Choosing a Content Simplification Option

Justin Obara obara.justin at
Tue Jun 11 14:49:56 UTC 2013

I won't even attempt to track down all of the responsive sites, but I'd imagine there are lots and the list is growing. Here are some examples:

However, even for sites that are responsive, there would still be some work to hook into them. Mostly they would have to provide a means for us to make use of their styles defined by media queries. For example we wouldn't want to be programatically changing the window size just to have a different presentation. We'd probably want them to make these responsive designs also available via a class name we could drop on the body or html tag. Another option would be to have a completely different design for the content simplification. This raises the question of whether or not this should also have it's own responsive designs.

All-in-all, I don't think that we can completely avoid a site putting in their own design thought into the process. Our prior attempts at forcing a single column layout showed that we can't predict how the content of a page is or should be laid out. I think our best approach to providing a quick start at implementation would be through one or more of the following:

examples (demos, our own sites)
"base" style sheet that reorganizes/prioritizes content based on a semantic layout (e.g. navigation, articles, etc.)
extensions to existing frameworks like Bootstrap

These would all be ways that integrators could get started on simplifying their content, and they would adapt to meet their specific needs. 


On 2013-06-06, at 1:53 PM, Colin Clark <colinbdclark at> wrote:

> Do we have any examples of websites we've found in the wild, or even our web sites, that will be amenable to this sort of simplification mechanism more or less out of the box?
> In other words, do we have evidence of real websites that already present themselves so responsively that UIO could just tweak a few class names and it would all work?
> Colin
> ---
> Colin Clark
> On 2013-06-06, at 10:21 AM, Justin Obara <obara.justin at> wrote:
>>> I guess it's good Colin asked his questions, because my recollection is not quite what Michelle described. Comments in-line below.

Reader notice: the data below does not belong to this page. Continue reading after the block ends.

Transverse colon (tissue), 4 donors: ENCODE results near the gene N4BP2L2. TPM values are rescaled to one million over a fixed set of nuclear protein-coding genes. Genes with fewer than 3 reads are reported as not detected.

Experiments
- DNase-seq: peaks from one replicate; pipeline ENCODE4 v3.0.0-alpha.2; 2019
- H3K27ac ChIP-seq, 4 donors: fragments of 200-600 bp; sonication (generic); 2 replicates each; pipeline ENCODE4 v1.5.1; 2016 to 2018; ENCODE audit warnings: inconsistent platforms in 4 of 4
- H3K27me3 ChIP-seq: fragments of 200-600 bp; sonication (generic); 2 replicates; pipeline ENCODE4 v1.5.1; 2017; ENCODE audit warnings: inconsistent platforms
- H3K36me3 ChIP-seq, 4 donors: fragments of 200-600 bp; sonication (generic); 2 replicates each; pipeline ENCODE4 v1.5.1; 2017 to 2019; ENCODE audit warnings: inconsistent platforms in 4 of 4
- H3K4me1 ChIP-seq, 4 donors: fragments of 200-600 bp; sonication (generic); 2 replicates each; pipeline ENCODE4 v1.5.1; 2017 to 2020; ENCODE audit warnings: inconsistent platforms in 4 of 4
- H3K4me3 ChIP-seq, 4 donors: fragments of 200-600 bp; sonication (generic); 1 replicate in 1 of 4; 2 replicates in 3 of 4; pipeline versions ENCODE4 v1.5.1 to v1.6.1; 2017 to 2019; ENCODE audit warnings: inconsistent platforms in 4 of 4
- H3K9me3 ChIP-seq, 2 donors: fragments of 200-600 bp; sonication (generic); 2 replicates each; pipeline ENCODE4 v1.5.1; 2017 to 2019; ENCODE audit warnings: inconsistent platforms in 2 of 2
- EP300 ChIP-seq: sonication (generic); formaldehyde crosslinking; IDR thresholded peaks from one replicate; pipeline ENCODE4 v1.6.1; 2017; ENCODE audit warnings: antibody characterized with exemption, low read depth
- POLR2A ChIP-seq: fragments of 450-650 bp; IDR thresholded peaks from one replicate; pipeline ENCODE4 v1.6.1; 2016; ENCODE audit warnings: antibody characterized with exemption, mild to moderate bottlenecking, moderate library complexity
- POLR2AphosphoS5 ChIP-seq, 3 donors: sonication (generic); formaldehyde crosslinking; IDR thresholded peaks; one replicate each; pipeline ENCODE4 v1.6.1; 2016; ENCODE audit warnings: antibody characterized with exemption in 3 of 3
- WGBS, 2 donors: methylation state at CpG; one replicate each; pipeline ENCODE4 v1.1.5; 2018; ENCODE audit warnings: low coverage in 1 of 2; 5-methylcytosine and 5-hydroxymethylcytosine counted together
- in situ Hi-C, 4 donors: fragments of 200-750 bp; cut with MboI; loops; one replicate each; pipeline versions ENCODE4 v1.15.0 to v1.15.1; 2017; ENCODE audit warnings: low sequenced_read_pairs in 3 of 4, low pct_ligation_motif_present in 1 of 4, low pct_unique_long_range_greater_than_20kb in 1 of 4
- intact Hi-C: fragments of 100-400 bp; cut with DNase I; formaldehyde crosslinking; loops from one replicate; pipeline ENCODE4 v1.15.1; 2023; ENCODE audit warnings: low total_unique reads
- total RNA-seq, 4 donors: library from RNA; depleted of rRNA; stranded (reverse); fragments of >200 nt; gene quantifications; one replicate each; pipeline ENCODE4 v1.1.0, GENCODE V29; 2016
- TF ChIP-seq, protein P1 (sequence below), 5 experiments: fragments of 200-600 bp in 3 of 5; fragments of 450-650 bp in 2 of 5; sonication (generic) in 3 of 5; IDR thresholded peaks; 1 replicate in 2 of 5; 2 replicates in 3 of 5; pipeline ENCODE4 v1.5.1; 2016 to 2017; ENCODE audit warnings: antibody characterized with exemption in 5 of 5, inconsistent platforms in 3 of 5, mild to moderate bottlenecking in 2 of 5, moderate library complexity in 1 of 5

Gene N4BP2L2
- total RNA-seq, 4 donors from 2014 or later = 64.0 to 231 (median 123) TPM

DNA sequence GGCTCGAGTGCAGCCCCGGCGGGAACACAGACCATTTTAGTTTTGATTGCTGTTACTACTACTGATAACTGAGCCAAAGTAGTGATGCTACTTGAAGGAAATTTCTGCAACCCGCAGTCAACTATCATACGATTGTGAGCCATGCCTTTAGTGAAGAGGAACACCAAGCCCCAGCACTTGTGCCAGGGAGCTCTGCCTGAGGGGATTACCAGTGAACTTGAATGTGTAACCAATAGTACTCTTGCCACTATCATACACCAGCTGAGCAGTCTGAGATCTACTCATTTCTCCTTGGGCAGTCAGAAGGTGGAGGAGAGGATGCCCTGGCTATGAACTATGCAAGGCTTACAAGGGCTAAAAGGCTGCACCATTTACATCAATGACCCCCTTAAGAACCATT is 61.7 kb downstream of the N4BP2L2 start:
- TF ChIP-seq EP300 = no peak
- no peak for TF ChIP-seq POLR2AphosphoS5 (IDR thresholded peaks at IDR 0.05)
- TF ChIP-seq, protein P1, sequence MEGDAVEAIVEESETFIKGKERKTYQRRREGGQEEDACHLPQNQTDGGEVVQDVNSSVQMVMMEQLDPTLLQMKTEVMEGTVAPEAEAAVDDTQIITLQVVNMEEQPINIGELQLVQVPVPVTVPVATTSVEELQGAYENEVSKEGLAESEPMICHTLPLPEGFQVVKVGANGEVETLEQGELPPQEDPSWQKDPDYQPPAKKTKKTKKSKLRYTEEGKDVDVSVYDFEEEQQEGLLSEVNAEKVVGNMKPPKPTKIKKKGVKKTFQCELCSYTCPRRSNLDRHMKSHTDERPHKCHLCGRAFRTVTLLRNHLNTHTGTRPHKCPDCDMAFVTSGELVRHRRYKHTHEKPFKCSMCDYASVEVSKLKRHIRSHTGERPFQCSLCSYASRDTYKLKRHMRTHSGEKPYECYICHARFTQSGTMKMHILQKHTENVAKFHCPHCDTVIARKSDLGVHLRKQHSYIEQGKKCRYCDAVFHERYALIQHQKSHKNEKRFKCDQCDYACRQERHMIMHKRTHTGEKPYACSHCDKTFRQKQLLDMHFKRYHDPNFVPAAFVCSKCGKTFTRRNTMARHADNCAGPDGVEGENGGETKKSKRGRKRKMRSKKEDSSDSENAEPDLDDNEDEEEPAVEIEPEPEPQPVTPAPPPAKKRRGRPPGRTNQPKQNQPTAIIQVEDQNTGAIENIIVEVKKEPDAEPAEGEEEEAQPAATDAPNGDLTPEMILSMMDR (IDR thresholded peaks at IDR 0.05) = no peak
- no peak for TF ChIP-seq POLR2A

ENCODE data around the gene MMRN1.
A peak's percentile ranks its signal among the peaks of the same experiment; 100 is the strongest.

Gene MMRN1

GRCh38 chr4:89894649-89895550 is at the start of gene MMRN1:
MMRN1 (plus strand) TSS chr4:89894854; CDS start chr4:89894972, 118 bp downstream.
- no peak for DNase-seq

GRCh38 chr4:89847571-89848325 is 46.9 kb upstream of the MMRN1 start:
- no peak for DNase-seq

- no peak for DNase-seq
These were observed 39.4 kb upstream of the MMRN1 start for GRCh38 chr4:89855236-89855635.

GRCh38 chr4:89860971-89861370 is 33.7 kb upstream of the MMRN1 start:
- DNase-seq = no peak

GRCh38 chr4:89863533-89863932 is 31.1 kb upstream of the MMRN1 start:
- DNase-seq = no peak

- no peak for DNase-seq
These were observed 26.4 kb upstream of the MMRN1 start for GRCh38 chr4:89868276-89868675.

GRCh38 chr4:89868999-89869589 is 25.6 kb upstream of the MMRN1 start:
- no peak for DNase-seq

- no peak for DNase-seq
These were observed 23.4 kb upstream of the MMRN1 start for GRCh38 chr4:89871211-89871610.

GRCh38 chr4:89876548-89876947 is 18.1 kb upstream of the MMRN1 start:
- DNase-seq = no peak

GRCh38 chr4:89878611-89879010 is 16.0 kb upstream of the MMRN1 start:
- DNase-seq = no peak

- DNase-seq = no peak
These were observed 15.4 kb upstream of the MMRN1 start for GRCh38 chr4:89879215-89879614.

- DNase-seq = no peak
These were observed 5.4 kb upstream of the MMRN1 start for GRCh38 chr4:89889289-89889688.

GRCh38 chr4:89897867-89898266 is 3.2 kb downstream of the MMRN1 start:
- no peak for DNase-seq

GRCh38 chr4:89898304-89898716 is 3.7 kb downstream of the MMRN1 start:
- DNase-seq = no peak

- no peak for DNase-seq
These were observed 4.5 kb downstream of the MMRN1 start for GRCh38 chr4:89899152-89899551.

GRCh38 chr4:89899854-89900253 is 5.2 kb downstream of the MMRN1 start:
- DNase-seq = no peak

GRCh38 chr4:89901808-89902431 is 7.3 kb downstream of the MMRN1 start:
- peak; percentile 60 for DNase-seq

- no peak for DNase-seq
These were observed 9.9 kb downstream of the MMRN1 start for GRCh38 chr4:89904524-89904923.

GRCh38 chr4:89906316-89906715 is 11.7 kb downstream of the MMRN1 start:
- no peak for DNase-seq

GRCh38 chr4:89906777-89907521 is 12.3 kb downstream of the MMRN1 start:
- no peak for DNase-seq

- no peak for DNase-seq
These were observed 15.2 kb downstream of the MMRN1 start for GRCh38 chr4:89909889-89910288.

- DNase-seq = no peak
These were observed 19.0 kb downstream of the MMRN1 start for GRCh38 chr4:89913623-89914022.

>>> On 2013-06-05, at 11:43 AM, Michelle D'Souza wrote:
>>>> Option 1 - Responsive Layout
>>>> In this design, when simplify is on, the small screen experience is delivered to the user. Although we still need to explore how we'd do this technically, it likely means that we would fetch and include the small screen stylesheet in the page.
>>> My understanding was that the only thing this option would do would be to narrow the view, triggering whatever responsive designs the website already has. I did *not( have the impression that this would involve us fetching stylesheets, merely adding a designated class to the body. The website's responsive styles, triggered by a media query, would also have to be triggered by the presence of the class.
>>> The mock-ups show a slider for this option, providing various widths. We decided we'd start with simply two widths, the default and a minimum (i.e. an on-off switch), and that we could expand it to a multi-value slider in a future iteration.
>> My understanding of option 1 is that the onus will be on the integrator to provide the correct styles. In some cases this may mean piggybacking on the responsive styles, others it might be slightly alternate styles. These decisions will be up to the designer/integrator of the site. In terms of work for us, we'll need to support a mechanism for switching between styles; which may be a class on the body. Our demo and integrations that we perform will need to have these design decisions thought out and implemented, and can be used as examples for others.

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